Ask any investor in India what their biggest concern is, and there's a good chance they'll give two words: "black money."
Black money, the moniker for income that is shipped out of India in order to evade taxes, is estimated to have grown to a total of $500 billion—a significant sum in a country with a gross domestic product of $1.87 trillion. Now, new Prime Minister Narendra Modi is moving to reassure investors both foreign and domestic by making black money a thing of the past.
A crackdown on the rampant practice may start imminently. The Indian government this week handed over to the country's Supreme Court a list of more than 600 people with unauthorized foreign bank accounts.
But the question is, will the moves help raise investor confidence?
"We will need demonstrable punishment: send people to jail and keep them there," recommended Suhel Seth, managing partner at Counselage India, a brand marketing consultancy. Without retribution, he said, individuals who evade taxes will likely commit the same acts again.
Others say India's government needs to go beyond making a list of alleged perpetrators and focus on how to improve the country's transparency, which has scared many foreign fund managers from investing in India.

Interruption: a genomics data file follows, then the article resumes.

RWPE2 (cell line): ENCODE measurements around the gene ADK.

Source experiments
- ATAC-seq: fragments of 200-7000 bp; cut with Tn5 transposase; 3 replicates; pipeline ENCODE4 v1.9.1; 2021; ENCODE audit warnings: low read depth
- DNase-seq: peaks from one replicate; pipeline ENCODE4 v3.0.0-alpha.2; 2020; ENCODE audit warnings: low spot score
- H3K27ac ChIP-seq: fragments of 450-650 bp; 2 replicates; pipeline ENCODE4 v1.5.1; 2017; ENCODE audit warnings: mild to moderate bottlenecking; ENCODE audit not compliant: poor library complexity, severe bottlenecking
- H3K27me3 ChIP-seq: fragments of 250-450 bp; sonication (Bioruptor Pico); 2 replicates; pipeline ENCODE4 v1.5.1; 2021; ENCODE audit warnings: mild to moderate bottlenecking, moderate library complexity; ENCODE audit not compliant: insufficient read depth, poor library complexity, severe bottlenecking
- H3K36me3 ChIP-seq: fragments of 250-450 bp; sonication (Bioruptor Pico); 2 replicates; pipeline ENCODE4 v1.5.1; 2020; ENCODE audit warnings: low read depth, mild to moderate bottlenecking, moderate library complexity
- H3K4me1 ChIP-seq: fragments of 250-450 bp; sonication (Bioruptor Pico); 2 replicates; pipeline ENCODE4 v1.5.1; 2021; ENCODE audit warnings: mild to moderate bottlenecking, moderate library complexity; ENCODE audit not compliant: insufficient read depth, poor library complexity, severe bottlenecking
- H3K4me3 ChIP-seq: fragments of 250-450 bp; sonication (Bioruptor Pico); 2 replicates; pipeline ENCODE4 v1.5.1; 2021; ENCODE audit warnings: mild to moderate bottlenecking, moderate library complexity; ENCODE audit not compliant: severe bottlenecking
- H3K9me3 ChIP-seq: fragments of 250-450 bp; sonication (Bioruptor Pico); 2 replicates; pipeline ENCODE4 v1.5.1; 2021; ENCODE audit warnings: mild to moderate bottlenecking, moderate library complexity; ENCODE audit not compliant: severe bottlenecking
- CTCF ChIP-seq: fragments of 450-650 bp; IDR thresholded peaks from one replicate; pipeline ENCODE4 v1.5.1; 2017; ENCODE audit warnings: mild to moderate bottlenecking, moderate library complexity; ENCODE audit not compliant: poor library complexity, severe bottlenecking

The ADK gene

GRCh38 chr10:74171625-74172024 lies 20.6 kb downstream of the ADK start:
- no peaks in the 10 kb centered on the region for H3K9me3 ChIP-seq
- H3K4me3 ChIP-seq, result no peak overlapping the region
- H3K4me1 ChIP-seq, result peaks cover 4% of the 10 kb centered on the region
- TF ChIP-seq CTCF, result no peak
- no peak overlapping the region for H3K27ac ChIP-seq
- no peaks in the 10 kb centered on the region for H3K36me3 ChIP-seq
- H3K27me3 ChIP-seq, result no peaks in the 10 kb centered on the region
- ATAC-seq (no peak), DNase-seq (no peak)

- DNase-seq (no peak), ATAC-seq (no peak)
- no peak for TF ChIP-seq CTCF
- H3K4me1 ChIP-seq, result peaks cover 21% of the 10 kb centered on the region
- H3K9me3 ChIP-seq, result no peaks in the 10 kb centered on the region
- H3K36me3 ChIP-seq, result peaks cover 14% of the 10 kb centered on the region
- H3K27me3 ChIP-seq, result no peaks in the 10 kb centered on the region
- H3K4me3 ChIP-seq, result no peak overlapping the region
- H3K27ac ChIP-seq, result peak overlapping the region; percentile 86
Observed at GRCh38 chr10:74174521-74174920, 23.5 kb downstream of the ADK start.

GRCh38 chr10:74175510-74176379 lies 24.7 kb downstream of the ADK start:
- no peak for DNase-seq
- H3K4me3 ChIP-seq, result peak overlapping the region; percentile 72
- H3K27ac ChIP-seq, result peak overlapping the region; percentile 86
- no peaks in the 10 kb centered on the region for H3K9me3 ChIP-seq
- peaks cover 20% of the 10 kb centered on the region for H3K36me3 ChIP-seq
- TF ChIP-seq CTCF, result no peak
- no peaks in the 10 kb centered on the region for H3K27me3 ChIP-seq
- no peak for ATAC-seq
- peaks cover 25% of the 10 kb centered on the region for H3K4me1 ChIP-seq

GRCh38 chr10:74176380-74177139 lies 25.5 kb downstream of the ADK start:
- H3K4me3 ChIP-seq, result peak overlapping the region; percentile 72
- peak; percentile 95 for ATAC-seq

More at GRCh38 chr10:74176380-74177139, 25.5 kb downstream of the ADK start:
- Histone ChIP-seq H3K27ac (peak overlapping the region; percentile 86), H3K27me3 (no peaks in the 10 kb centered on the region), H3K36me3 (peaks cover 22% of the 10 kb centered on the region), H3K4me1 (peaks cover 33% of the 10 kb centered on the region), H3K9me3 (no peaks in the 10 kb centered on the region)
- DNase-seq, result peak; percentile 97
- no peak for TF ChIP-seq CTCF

Ron Shah, head of investment-focused fund Jina Ventures, said that "under-the-table" recycling of capital through black money channels has impeded the development of credit and accountability for India.
Tackling the black money problem could prove a boon for the little guy in India, sand Manu Bhagavan, professor of history at Hunter College.
"There is widespread feeling that 'hidden wealth,' if brought back to the country, could significantly help with its development and with the upliftment of the poor," Bhagavan said.
Regardless, experts agree that India has a long way to go before it's able to boost sentiment and ultimately cure its black money issue.
"Black Money in India has been around for as long as one can remember," said Seth of Counselage India.
Modi has designated a team that's compiling a list of corporate executives and politicians who are stashing cash overseas—specifically in tax-friendly nations like Switzerland, the British Virgin Islands and Mauritius.
Rand Corp. senior political analyst Jonah Blank pointed out that "over one-third of India's FDI comes from the tiny island-nation of Mauritius—almost always as a way for businesses to avoid the tax collector."